Free Trade is one of the Fundamental Goals in Global Economic Policy, but When It Comes to Trade Relations between the European Union (EU) and Taiwan, Several Obstacles Arise That Undermine the Flow of Trade.
While the European Union has trade relations with many nations, its official position regarding Taiwan is ambiguous due to tensions between the island and the People’s Republic of China, thus generating the first real obstacle to an exchange with great commercial and economic potential. The well-known geopolitical situation in the area sees China considering Taiwan part of its territory and hinders any attempt by a country or organization to establish official ties with Taipei. The EU, concerned not to damage its relations with China, avoids establishing formal trade relations with Taiwan but, such a situation creates a significant obstacle to free trade, inevitably denying the possibility of negotiating deeper bilateral agreements and to facilitate the exchange of goods and services between the two parties.
While the EU and Taiwan have historically maintained trade relations, there are also customs and regulatory barriers that complicate the flow of goods. Import tariffs imposed by both parties, in fact, can make products less competitive on the market, limiting their mutual accessibility. Furthermore, differences in regulations and quality standards may require costly and complicated adaptations for businesses seeking to operate in both markets. Overcoming these barriers would require a concerted effort to align trade policies and simplify customs procedures. However, without a broader political agreement, progress in this direction, however necessary, will be difficult to achieve.
The EU has underlined its intention to strengthen trade relations with Asia, but in this context, China is a key player as Beijing remains the main trading partner of the old continent in Asia and the European Union itself, he may be reluctant to take actions that could jeopardize this relationship. Competition with other countries affects efforts to improve free trade with Taiwan but the island, on the other hand, seeks to diversify its trading partners, reducing economic dependence on China. Strengthening ties with the EU would be strategic for Taiwan, but the perception of compromising relations with China represents a significant and difficult challenge to resolve for Europe.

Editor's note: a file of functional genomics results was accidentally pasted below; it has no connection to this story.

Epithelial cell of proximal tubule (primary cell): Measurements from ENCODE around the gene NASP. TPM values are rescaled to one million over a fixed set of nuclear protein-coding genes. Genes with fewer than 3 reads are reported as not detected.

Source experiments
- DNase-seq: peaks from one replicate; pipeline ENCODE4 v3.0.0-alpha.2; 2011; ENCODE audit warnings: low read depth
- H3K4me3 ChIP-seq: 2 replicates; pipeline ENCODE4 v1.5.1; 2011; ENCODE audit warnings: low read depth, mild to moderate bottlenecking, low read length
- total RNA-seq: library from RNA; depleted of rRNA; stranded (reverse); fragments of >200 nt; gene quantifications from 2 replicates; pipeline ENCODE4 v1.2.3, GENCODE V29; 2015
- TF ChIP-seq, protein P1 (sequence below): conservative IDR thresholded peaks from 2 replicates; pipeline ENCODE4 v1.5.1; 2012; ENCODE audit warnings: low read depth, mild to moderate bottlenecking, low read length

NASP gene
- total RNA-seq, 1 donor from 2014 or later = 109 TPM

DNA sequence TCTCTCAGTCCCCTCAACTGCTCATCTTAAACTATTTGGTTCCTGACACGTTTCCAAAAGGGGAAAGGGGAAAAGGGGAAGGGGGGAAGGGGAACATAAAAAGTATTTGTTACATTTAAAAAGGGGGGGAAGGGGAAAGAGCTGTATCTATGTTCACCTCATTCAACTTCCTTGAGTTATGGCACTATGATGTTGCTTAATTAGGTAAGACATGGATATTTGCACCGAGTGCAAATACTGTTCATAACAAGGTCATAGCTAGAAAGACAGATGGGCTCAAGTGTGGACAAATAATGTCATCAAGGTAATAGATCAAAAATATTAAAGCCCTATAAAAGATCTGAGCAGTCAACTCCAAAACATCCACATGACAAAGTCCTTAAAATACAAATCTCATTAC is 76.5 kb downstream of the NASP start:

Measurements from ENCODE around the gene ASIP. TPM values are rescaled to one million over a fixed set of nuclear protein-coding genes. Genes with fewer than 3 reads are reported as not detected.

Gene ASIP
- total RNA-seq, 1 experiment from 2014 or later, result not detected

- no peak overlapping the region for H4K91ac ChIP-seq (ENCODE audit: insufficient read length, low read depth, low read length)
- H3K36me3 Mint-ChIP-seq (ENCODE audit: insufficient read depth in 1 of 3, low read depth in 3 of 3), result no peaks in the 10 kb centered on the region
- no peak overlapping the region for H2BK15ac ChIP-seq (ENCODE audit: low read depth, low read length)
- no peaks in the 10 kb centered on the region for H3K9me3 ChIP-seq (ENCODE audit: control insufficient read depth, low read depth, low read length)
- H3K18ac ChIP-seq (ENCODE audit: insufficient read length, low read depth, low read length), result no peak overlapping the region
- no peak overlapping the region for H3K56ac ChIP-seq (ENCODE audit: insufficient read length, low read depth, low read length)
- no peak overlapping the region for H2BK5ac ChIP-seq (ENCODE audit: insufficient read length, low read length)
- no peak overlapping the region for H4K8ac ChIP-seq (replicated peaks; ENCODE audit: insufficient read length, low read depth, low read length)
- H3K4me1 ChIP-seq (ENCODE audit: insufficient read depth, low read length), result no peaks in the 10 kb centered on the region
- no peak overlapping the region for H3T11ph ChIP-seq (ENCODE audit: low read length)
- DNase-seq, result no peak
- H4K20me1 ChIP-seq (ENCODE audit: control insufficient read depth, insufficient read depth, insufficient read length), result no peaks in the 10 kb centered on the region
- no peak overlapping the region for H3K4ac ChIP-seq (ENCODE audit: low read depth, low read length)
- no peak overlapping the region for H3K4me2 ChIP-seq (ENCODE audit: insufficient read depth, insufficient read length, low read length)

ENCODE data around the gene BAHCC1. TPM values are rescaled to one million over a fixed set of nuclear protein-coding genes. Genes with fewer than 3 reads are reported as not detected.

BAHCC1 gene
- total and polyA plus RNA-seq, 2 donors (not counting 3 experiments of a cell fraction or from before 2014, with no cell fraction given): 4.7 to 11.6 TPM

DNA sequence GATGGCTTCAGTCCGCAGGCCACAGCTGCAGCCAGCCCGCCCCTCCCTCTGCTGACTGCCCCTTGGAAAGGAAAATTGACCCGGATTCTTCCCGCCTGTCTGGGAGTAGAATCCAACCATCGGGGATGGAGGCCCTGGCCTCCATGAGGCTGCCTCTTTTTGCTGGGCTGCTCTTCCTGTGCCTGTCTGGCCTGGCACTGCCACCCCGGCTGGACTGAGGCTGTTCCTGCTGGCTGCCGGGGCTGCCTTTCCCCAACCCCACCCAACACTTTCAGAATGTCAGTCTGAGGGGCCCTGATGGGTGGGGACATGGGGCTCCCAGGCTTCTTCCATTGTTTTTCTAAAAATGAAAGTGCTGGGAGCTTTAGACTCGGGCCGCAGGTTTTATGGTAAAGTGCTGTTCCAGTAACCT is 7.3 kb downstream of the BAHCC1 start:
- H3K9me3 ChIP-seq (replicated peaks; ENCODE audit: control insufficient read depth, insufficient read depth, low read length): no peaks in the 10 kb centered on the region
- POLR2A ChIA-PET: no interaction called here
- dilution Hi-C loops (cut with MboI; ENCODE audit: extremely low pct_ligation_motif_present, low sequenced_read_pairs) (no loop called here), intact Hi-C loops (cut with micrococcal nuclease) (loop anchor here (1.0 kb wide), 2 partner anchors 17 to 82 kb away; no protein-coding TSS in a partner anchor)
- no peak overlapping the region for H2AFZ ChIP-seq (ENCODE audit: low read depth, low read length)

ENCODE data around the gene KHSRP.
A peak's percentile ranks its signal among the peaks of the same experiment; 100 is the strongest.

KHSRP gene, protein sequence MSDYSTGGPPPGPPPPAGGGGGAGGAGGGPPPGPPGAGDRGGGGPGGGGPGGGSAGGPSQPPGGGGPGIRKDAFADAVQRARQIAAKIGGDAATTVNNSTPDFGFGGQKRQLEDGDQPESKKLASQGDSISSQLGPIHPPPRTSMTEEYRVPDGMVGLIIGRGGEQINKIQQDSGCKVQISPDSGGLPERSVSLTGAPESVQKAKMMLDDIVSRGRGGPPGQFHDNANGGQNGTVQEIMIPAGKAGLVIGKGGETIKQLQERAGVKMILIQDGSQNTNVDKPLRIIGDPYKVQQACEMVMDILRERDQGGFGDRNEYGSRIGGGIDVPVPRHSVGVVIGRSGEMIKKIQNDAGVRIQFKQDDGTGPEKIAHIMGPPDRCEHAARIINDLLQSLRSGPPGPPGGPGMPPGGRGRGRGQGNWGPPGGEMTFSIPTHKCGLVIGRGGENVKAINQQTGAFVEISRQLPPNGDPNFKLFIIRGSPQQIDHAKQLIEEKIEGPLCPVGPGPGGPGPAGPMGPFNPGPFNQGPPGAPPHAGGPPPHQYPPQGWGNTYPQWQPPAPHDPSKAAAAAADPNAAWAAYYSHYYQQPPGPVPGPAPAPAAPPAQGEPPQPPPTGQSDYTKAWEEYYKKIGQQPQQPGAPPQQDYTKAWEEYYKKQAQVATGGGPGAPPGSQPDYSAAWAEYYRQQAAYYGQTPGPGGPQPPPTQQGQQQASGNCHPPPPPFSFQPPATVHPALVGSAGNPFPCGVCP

The economic and structural disparities between the EU and Taiwan constitute a further and no less significant obstacle. While the European Union is a homogeneous economic bloc with a common currency, Taiwan is an island with a strong export dependence and a production-oriented economy. These differences can make it difficult to establish rules and norms that satisfy both parties. Furthermore, differences in the size and structure of the respective markets can affect the competitiveness of companies. Overcoming such barriers would require in-depth dialogue and strategic cooperation to ensure that the interests of both parties are taken into account.
Despite the obstacles, there are significant opportunities to improve trade relations between the European Union and Taiwan. Both can benefit from diversifying their economic sources and collaborating in key areas such as technology, innovation and sustainable development. Overcoming the challenges will require a balanced approach, taking into account political, economic and structural factors. An open and constructive dialogue between the parties involved could lead to significant progress in facilitating free trade and creating a more favourable environment for businesses and consumers in both Europe and Taiwan. Even in this situation, the European Community finds itself having to choose between diplomatic relations of great strategic importance, such as that with China, and a commercial collaboration with considerable economic potential such as that with Taiwan. The choice will be difficult but necessary and will have to be made relatively quickly.